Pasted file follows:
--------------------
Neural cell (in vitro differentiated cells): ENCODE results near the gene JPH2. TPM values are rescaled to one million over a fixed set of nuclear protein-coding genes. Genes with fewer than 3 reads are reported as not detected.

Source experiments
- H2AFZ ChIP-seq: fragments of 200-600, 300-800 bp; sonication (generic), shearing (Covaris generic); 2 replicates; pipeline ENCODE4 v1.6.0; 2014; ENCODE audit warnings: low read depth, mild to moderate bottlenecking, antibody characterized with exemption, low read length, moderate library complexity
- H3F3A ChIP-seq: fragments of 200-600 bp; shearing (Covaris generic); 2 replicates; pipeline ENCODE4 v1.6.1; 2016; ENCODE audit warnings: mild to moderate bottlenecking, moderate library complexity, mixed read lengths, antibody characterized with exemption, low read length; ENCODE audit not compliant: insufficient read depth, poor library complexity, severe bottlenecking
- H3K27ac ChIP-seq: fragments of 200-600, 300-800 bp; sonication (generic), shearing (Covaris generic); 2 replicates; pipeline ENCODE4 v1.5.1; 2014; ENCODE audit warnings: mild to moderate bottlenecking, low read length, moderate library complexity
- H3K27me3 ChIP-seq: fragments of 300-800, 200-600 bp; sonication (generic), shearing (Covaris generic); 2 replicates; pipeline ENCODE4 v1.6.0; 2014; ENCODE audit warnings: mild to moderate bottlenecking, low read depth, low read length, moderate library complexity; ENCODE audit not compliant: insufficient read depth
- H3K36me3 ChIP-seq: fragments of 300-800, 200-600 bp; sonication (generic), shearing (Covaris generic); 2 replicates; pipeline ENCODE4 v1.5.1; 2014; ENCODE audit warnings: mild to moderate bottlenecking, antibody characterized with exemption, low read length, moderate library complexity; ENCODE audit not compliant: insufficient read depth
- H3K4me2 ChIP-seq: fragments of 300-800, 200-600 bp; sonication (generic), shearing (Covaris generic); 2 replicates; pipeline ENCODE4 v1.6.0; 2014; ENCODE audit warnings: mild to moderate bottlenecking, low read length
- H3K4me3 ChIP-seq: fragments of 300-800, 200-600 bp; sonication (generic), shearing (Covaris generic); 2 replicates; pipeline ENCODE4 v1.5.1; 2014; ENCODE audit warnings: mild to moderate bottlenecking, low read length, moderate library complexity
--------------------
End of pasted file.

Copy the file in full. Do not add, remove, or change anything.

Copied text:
Neural cell (in vitro differentiated cells): ENCODE results near the gene JPH2. TPM values are rescaled to one million over a fixed set of nuclear protein-coding genes. Genes with fewer than 3 reads are reported as not detected.

Source experiments
- H2AFZ ChIP-seq: fragments of 200-600, 300-800 bp; sonication (generic), shearing (Covaris generic); 2 replicates; pipeline ENCODE4 v1.6.0; 2014; ENCODE audit warnings: low read depth, mild to moderate bottlenecking, antibody characterized with exemption, low read length, moderate library complexity
- H3F3A ChIP-seq: fragments of 200-600 bp; shearing (Covaris generic); 2 replicates; pipeline ENCODE4 v1.6.1; 2016; ENCODE audit warnings: mild to moderate bottlenecking, moderate library complexity, mixed read lengths, antibody characterized with exemption, low read length; ENCODE audit not compliant: insufficient read depth, poor library complexity, severe bottlenecking
- H3K27ac ChIP-seq: fragments of 200-600, 300-800 bp; sonication (generic), shearing (Covaris generic); 2 replicates; pipeline ENCODE4 v1.5.1; 2014; ENCODE audit warnings: mild to moderate bottlenecking, low read length, moderate library complexity
- H3K27me3 ChIP-seq: fragments of 300-800, 200-600 bp; sonication (generic), shearing (Covaris generic); 2 replicates; pipeline ENCODE4 v1.6.0; 2014; ENCODE audit warnings: mild to moderate bottlenecking, low read depth, low read length, moderate library complexity; ENCODE audit not compliant: insufficient read depth
- H3K36me3 ChIP-seq: fragments of 300-800, 200-600 bp; sonication (generic), shearing (Covaris generic); 2 replicates; pipeline ENCODE4 v1.5.1; 2014; ENCODE audit warnings: mild to moderate bottlenecking, antibody characterized with exemption, low read length, moderate library complexity; ENCODE audit not compliant: insufficient read depth
- H3K4me2 ChIP-seq: fragments of 300-800, 200-600 bp; sonication (generic), shearing (Covaris generic); 2 replicates; pipeline ENCODE4 v1.6.0; 2014; ENCODE audit warnings: mild to moderate bottlenecking, low read length
- H3K4me3 ChIP-seq: fragments of 300-800, 200-600 bp; sonication (generic), shearing (Covaris generic); 2 replicates; pipeline ENCODE4 v1.5.1; 2014; ENCODE audit warnings: mild to moderate bottlenecking, low read length, moderate library complexity